There were a number of cuts announced in the recent Federal budget, but perhaps none as controversial, or as partisan, as those cuts made to the CBC. Canada's public broadcaster is a joy to millions, but a waste of taxpayers' money to millions more, and for those that fall into the category of the former, the announced three year cuts to the Canadian Broadcasting Corporation are the fulfillment of a doom-filled prophecy they've been waiting for since Stephen Harper first took office.
As the numbers breakdown, the public broadcaster had 10 per cent of its current $1.1-billion budget slashed. That $115 million is the CBC's share of $5.2-billion in cuts to federal spending over the next three years; $27.8 million for 2012-13, another $41.8 million in 2013-14 and a further $45.4 million in 2014-15. In addition, a $60-million programming fund that was renewed annually will now be included in the CBC's total budget, and thus also be subject to the 10 per cent cut. Of course, the CBC wasn't specifically targeted for cuts, all government agencies and crown corporations were expected, and required, to make 10 per cent in cuts to their own internal budgets.
On first blush we have to ask, is this anyway for the Prime Minister to treat the network that saved his favourite show? But more to the point, is that anyway to treat the only Canadian network that puts forth a pointed effort to broadcast nearly all-Canadian content? Strange that Conservative dedication to nationalist tendencies doesn't extend to Can-Con, but there it is. If you're CTV, Global or City, filling the majority of your prime time schedule with U.S. product that seems to be getting blander with each passing year, you're golden. Meanwhile, the CBC has 10 hours of original Canadian content during prime time (not counting the 10 pm airing of The National), and they're subject to cuts.
Really though, the cuts have nothing to do with the quality of CBC's fictional content, but the perception that its news division is biased to a liberal degree. Although this is more imagined than real, it's the persistent talking point of politicians and pundits on the right that the CBC, like all mainstream media, has a left-wing bias. But in the case of the CBC, one can further point out, or rather demand, that the government shouldn't be funding slanted news coverage. I think we can all agree with that, but where we disagree is what defines "slant?" Is disagreeing with the government on the basis of unbiased analysis slanted? I think in the Harper government's estimation, it is.
But whether the CBC is slanted or not is a question independent of the tremendous service it gives typically under-represented areas of the country: rural areas and the far north, where in some places CBC is the only media source. There's no big advertising money in places where the only place to shop is the general store, after all. "I'm an MP in a rural riding. If those places don't have the CBC, they won't have anything," affirmed Liberal heritage critic Scott Simms.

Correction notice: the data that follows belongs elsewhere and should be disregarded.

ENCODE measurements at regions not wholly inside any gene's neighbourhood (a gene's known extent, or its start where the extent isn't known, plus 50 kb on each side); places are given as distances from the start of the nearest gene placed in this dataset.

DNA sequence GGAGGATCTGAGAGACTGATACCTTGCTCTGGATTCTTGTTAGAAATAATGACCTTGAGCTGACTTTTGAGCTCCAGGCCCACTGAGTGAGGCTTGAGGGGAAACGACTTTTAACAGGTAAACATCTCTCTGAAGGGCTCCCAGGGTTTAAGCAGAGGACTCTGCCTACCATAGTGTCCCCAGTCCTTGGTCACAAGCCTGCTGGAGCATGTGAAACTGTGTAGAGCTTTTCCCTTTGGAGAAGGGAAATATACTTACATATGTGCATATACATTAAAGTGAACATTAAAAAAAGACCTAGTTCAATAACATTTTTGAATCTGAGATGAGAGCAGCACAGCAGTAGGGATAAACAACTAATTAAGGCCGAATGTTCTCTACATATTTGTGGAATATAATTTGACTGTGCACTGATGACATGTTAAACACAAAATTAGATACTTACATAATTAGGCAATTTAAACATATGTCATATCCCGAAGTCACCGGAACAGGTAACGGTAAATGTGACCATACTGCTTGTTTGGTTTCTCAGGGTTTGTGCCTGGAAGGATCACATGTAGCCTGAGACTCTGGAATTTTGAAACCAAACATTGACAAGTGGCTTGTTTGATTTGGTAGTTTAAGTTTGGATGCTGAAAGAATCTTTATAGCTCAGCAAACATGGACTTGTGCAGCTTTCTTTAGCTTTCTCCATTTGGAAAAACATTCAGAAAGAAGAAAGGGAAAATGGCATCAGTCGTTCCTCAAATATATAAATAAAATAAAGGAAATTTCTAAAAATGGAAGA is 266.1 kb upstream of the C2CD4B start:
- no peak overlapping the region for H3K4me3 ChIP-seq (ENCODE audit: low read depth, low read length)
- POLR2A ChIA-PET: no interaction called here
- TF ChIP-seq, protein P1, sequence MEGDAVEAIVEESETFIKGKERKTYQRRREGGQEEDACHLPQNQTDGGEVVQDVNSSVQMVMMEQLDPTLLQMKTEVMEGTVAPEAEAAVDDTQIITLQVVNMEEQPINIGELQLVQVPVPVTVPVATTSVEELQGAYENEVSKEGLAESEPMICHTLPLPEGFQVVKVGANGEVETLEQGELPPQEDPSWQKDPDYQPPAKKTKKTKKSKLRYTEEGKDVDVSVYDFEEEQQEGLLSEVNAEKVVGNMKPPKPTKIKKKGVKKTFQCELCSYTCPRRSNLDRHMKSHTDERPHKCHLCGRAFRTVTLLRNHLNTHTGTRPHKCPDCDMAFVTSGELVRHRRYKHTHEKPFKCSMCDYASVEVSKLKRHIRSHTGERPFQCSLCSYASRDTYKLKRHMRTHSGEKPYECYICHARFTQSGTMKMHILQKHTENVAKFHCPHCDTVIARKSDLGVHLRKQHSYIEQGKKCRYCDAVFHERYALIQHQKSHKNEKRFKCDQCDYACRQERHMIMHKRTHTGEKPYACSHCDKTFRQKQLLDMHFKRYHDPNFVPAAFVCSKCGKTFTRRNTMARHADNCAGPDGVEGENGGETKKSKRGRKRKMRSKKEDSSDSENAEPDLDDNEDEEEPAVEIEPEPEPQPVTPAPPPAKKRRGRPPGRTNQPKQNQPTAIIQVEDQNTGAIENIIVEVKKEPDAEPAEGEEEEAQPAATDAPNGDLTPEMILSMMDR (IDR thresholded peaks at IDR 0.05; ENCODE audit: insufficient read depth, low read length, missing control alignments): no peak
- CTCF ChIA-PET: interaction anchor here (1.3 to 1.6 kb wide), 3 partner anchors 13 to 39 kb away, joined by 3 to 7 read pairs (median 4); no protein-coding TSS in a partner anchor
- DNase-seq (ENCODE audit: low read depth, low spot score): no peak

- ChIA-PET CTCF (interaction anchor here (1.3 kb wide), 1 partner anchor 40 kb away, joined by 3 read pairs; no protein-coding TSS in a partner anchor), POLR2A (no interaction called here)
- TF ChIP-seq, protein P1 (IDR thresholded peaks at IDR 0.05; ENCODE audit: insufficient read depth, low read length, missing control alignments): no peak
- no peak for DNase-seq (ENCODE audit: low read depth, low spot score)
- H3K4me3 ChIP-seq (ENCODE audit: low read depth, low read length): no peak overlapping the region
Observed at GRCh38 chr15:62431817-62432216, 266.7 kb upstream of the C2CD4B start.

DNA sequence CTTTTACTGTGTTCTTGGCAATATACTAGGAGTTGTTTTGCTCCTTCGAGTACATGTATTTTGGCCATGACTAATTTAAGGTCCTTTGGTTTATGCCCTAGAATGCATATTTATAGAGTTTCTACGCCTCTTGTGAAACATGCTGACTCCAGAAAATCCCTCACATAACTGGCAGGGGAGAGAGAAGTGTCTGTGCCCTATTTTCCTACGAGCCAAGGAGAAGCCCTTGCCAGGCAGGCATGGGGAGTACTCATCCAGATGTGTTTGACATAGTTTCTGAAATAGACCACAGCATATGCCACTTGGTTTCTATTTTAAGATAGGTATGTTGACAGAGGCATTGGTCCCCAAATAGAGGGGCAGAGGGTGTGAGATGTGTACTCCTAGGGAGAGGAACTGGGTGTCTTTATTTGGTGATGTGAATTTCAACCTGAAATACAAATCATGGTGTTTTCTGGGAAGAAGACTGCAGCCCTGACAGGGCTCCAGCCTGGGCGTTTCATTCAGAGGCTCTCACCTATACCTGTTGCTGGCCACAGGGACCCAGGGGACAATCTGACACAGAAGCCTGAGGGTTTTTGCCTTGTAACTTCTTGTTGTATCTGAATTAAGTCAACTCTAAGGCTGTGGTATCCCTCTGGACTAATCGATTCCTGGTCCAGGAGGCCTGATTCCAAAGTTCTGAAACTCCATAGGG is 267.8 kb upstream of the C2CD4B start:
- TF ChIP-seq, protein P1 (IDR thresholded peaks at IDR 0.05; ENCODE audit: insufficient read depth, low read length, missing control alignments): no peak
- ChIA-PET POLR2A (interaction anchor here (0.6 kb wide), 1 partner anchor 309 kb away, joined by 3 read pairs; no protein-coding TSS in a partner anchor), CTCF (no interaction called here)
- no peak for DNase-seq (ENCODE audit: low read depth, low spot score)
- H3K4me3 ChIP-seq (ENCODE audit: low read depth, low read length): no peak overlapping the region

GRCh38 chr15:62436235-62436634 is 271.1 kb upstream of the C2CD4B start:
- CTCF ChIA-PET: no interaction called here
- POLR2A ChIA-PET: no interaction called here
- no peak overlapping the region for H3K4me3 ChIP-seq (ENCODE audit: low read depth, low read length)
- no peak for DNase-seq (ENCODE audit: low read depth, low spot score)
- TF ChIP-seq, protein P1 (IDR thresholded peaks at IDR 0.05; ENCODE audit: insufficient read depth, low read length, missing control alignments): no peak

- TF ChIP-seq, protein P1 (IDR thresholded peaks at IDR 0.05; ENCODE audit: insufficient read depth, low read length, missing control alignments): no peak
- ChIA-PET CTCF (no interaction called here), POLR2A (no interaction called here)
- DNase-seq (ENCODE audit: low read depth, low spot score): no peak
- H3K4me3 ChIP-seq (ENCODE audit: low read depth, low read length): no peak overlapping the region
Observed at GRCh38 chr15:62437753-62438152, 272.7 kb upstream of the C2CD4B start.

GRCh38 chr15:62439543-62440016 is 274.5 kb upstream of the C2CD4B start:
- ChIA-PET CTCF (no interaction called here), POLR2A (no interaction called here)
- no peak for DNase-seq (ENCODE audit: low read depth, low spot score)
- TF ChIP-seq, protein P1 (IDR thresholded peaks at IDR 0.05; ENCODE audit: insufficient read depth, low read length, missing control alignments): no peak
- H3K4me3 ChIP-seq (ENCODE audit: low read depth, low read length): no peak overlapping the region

But from an artistic point of view, this is also a hit. Most of the other Canadian networks don't engage in the production of original Canadian dramatic content unless there's an American backer (as with the series Flashpoint and Rookie Blue), or unless it's an established franchise (like Degrassi). The cable channel Showcase, owned by Global parent company Shaw, is the rare exception, putting together an impressive slate of original, high concept Canadian series like Lost Girl, King and the upcoming Continuum. But these are, admittedly, recent developments. For years, if you wanted to be on TV, and be in Canada, CBC was your only option.
And how about some respect for CBC. It was the CBC that carried to the torch - pun intended - for the Olympics for years when they were being hosted from far-flung places like Bejing and Sydney. When the Olympics came home, CTV suddenly found its patriotism and ponied up the cash to do their part, and show off how Canadian they are. The same could be said for CTV's acquisition of the Junos. As soon as Canadian music meant Avril Lavigne, Shania Twain and Alanis Morrisette as opposed to Anne Murray, Bryan Adams, and Glass Tiger, CTV got interested. And because they're a special kind of dicks, they bought the rights to the Hockey Night in Canada theme out from under the CBC, outbidding them when it was time to renew. Forget the fact that they also didn't pick up the rights to Hockey Night in Canada itself.
But now, for lack of a better term, it's cool to be Canadian TV. The international market plays a bigger role now than it ever has, and with so many channels, it's so much easier now to find an audience for whatever type of show you develop. Instead of rewarding CBC for keeping the faith for the last 75 years, we're scaling it back, all in the name of political gamesmanship and partisan politics. These are tough times, I know, but when there's a limited amount of money for new jets, and not a penny for new shows, we have to question our right thinking.